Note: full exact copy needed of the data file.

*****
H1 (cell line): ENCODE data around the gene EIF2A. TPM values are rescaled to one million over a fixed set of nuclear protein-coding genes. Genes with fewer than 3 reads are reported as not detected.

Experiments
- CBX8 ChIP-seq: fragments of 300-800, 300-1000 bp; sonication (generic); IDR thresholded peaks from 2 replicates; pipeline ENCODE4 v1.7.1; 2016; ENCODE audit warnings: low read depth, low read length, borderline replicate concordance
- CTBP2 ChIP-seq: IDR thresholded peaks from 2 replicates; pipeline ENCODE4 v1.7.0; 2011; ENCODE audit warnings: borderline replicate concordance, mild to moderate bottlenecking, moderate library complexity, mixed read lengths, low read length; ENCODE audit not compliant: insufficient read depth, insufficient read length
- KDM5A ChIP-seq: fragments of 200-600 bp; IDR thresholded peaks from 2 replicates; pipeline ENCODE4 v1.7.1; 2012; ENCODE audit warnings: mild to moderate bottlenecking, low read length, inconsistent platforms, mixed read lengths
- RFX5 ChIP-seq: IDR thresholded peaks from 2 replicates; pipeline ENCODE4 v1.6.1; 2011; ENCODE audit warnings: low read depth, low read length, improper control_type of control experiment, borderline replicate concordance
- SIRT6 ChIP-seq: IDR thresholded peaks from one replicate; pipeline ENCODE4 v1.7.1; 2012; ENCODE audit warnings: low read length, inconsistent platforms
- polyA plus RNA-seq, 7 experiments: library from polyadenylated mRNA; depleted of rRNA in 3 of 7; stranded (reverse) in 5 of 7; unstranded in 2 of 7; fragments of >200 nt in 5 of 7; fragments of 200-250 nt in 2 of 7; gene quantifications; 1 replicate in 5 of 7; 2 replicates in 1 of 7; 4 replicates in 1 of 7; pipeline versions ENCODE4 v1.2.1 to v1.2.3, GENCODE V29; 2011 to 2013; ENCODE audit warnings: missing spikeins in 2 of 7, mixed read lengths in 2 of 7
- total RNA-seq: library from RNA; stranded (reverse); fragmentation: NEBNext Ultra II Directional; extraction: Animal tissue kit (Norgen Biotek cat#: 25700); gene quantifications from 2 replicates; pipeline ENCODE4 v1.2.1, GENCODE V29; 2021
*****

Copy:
H1 (cell line): ENCODE data around the gene EIF2A. TPM values are rescaled to one million over a fixed set of nuclear protein-coding genes. Genes with fewer than 3 reads are reported as not detected.

Experiments
- CBX8 ChIP-seq: fragments of 300-800, 300-1000 bp; sonication (generic); IDR thresholded peaks from 2 replicates; pipeline ENCODE4 v1.7.1; 2016; ENCODE audit warnings: low read depth, low read length, borderline replicate concordance
- CTBP2 ChIP-seq: IDR thresholded peaks from 2 replicates; pipeline ENCODE4 v1.7.0; 2011; ENCODE audit warnings: borderline replicate concordance, mild to moderate bottlenecking, moderate library complexity, mixed read lengths, low read length; ENCODE audit not compliant: insufficient read depth, insufficient read length
- KDM5A ChIP-seq: fragments of 200-600 bp; IDR thresholded peaks from 2 replicates; pipeline ENCODE4 v1.7.1; 2012; ENCODE audit warnings: mild to moderate bottlenecking, low read length, inconsistent platforms, mixed read lengths
- RFX5 ChIP-seq: IDR thresholded peaks from 2 replicates; pipeline ENCODE4 v1.6.1; 2011; ENCODE audit warnings: low read depth, low read length, improper control_type of control experiment, borderline replicate concordance
- SIRT6 ChIP-seq: IDR thresholded peaks from one replicate; pipeline ENCODE4 v1.7.1; 2012; ENCODE audit warnings: low read length, inconsistent platforms
- polyA plus RNA-seq, 7 experiments: library from polyadenylated mRNA; depleted of rRNA in 3 of 7; stranded (reverse) in 5 of 7; unstranded in 2 of 7; fragments of >200 nt in 5 of 7; fragments of 200-250 nt in 2 of 7; gene quantifications; 1 replicate in 5 of 7; 2 replicates in 1 of 7; 4 replicates in 1 of 7; pipeline versions ENCODE4 v1.2.1 to v1.2.3, GENCODE V29; 2011 to 2013; ENCODE audit warnings: missing spikeins in 2 of 7, mixed read lengths in 2 of 7
- total RNA-seq: library from RNA; stranded (reverse); fragmentation: NEBNext Ultra II Directional; extraction: Animal tissue kit (Norgen Biotek cat#: 25700); gene quantifications from 2 replicates; pipeline ENCODE4 v1.2.1, GENCODE V29; 2021